Comedy nerds will know Tom Hollander from his turns in In the Loop and The White Lotus, but the star of Peter Morgan’s new play Patriots is also an interesting character actor with dramatic talent as well. His starring turn in Patriots, as the late Boris Berezovsky, the Russian oligarch who claimed to have “created” Putin, and who died in exile in London in 2013, is a rare opportunity for Hollander to take centre stage. He handles the role with aplomb, leaning into the inherent absurdity of a billionaire who self-styled as a champion of the people, and who had a habit of making friends (and enemies) of those who later wound up dead or disappeared. Will Keen is excellent as the devil incarnate, Vladimir Putin.
Filmmaker Sam Mendes (American Beauty, Skyfall) also happens to be one of the most interesting stage directors working today. Although his direction of Jack Thorne’s new play The Motive and the Cue is perhaps more conservative than it needs to be, he elicits (mostly) strong performances from a starry cast, in this behind-the-scenes account of Broadway’s fabled 1964 Gielgud-Burton production of Hamlet. Mark Gatiss (Sherlock‘s Mycroft Holmes) is excellent as John Gielgud, the actor-turned-director whose old-school sensibilities clash with the approach (and ego) of the then-world’s biggest star, Richard Burton (Johnny Flynn). Though the play sometimes leans into cliché – Elizabeth Taylor (Tuppence Middleton), for all her tabloid scandal, deserves better than the reductive “boorish American” depiction she gets here – there are some genuinely touching moments. Canadians will be glad to see Hume Cronyn (Allan Corduner) show up as a supporting character – he played Polonius to Burton’s Hamlet in ’64.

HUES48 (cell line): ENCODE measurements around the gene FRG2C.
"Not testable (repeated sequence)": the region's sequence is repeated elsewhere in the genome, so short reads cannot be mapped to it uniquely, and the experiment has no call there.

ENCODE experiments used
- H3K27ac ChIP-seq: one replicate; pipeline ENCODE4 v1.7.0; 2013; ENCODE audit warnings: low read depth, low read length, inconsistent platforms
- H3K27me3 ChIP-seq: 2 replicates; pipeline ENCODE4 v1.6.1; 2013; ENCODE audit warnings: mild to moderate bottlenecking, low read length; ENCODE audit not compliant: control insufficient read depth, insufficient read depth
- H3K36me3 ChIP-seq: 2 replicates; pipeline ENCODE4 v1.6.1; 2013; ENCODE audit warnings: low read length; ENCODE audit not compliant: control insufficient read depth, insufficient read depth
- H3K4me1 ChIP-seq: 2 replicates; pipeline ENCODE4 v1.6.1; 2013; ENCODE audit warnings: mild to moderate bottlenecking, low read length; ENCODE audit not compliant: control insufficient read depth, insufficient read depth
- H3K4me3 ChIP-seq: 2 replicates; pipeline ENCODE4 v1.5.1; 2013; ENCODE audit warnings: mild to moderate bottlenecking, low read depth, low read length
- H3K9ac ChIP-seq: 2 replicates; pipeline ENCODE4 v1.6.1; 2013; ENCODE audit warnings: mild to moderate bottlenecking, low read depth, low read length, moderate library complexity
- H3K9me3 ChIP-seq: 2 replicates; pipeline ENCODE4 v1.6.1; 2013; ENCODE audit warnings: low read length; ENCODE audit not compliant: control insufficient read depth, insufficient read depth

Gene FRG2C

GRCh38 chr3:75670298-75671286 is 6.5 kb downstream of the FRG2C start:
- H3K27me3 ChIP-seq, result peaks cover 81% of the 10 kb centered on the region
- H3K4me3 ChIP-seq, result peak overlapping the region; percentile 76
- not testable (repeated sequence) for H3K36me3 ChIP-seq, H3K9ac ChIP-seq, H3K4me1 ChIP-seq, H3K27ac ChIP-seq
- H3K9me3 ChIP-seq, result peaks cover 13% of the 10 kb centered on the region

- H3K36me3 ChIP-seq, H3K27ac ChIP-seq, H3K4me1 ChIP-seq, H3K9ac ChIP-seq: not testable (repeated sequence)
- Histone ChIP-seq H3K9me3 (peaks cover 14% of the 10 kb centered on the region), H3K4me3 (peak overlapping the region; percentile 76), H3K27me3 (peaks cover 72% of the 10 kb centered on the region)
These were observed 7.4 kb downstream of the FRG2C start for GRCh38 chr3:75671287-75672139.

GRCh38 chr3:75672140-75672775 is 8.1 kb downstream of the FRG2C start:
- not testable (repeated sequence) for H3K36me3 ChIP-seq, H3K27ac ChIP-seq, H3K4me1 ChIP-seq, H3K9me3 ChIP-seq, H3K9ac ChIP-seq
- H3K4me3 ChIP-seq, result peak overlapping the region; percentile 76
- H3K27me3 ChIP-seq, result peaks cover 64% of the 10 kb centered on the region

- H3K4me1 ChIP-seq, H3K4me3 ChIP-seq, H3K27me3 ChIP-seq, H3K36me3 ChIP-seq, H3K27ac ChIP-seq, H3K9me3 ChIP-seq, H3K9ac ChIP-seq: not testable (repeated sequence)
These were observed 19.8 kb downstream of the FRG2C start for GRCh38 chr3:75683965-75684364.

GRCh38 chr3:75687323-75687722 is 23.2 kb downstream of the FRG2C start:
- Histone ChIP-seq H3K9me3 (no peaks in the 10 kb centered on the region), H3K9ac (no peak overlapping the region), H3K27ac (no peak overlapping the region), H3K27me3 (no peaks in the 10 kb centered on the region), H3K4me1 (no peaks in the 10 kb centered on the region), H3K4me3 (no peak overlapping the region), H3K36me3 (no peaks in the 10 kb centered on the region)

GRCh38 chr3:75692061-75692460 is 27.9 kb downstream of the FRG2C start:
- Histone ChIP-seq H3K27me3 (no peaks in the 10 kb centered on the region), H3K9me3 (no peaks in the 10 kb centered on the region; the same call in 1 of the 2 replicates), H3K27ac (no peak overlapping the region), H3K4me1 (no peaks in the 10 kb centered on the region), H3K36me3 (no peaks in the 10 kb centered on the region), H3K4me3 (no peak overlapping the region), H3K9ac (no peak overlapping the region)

In between dashing from one play to the next, we also found time to check out quite a few art exhibitions, featuring the best of old and new.
For the classics, the Victoria & Albert Museum’s Donatello: Sculpting the Renaissance is the definition of a blockbuster event. Showcasing one of the finest sculptors who ever lived, the exhibition pulls together examples from across different forms – monumental sculpture, bas-reliefs, decorative work – and insightfully positions Donatello alongside other artists of the era. The works of Donatello, who died in 1466, remain fresh and vital today, with standouts including the colossal Carafa Horse and Donatello’s lesser-known, but no less impressive bronze David. With Donatello winding down, more information about upcoming V&A exhibitions and its main collection – which includes a fine array of Rodin sculptures – can be found here.
Though operating in a different medium, the (sadly now-shuttered) Thin Air at London’s “The Beams” venue is the only other London experience that rivalled The Burnt City for immersive spectacle this year. Similarly situated in an enormous, multi-room warehouse, Thin Air featured a series of light-based installations, typically accompanied by evocative (and loud!) soundtracks. Standing in the centre of a cavernous warehouse while red strobe lights flicker and the low thrum of overpowered speakers shakes your body, Thin Air delivered up synesthesia of the highest order. UK-bound travellers should stay tuned to The Beams website for the latest on this most happening of art spaces.